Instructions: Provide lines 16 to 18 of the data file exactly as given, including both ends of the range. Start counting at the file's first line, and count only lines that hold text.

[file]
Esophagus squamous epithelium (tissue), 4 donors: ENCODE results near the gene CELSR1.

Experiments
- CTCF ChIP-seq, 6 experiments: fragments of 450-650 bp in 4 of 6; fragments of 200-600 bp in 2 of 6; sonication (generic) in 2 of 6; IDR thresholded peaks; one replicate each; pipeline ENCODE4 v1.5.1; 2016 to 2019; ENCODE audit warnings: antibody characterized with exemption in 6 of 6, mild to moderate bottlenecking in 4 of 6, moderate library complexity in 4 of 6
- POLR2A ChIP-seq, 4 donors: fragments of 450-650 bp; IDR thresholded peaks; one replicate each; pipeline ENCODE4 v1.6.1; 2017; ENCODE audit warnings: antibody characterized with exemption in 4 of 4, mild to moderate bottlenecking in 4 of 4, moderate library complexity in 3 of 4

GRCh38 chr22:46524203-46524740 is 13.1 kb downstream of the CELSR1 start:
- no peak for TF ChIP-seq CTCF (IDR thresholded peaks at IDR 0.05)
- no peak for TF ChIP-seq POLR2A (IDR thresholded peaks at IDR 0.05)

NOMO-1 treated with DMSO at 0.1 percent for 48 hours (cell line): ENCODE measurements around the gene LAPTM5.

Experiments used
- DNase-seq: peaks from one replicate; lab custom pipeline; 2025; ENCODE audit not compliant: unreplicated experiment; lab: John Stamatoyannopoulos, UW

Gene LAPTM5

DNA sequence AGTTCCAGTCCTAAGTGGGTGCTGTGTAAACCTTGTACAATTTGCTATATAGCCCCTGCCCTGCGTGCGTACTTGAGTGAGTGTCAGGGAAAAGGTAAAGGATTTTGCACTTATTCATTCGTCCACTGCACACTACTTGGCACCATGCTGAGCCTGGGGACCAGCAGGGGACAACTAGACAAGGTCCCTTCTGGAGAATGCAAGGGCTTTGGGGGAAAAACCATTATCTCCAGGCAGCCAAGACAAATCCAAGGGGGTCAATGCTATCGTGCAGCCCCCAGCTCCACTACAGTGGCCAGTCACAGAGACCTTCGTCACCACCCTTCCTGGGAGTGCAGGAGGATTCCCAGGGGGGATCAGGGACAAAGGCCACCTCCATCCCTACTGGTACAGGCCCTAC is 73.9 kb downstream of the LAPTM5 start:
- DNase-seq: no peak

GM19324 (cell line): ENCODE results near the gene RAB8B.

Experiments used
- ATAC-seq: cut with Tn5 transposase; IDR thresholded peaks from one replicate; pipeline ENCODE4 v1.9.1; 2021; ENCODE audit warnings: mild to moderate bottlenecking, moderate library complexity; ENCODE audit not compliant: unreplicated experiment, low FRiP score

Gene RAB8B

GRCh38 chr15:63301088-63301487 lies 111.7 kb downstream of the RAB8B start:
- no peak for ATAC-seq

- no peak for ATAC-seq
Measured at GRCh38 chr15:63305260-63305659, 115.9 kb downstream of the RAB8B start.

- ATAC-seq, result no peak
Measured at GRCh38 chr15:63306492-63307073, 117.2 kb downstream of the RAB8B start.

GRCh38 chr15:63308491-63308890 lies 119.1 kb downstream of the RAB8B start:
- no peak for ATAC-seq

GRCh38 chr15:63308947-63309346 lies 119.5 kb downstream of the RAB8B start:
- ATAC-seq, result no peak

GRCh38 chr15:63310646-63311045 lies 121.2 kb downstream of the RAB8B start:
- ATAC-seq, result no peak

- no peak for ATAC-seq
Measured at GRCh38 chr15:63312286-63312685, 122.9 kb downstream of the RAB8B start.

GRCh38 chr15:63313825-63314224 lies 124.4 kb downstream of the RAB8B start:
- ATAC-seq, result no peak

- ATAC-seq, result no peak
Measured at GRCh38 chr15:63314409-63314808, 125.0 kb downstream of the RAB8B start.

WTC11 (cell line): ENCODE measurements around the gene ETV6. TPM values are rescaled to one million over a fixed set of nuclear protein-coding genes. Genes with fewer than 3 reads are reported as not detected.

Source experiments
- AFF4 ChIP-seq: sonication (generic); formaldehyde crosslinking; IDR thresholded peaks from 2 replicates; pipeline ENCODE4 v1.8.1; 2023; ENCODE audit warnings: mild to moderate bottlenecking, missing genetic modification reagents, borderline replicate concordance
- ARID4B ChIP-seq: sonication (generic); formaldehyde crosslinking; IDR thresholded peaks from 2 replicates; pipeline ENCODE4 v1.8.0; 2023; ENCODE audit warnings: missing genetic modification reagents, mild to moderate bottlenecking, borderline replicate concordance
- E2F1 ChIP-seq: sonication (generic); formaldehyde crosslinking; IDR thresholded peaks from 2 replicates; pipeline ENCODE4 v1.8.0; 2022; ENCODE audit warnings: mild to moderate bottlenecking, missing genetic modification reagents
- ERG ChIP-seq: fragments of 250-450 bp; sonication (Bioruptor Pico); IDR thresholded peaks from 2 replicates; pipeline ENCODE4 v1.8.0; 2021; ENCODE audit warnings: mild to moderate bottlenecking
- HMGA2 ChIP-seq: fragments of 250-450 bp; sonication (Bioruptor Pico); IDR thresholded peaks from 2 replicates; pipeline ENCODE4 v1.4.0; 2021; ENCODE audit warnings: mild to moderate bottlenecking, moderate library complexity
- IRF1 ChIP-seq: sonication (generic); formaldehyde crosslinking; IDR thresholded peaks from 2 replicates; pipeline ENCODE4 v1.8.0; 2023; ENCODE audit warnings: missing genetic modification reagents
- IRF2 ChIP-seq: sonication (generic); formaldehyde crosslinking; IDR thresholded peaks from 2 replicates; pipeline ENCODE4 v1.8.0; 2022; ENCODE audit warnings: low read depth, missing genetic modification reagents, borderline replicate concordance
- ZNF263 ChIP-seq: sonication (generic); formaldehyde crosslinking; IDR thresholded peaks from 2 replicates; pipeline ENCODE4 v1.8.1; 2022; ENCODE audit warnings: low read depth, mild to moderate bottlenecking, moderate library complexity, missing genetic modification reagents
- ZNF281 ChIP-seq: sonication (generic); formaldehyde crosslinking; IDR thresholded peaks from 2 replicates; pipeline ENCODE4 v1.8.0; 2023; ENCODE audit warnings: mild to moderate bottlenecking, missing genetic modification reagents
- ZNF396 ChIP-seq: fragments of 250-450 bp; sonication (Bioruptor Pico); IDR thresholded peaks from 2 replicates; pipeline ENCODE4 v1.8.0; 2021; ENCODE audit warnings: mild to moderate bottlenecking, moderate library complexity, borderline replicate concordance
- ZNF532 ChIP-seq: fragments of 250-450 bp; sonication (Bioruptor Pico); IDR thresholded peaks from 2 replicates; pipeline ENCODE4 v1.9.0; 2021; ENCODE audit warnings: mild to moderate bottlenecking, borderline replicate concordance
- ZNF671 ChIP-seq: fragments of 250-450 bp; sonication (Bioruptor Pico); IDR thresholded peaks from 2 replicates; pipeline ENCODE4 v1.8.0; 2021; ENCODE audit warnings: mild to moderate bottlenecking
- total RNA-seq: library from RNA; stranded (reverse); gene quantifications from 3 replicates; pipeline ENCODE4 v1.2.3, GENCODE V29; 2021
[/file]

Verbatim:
- ATAC-seq: cut with Tn5 transposase; IDR thresholded peaks from one replicate; pipeline ENCODE4 v1.9.1; 2021; ENCODE audit warnings: mild to moderate bottlenecking, moderate library complexity; ENCODE audit not compliant: unreplicated experiment, low FRiP score

Gene RAB8B

GRCh38 chr15:63301088-63301487 lies 111.7 kb downstream of the RAB8B start: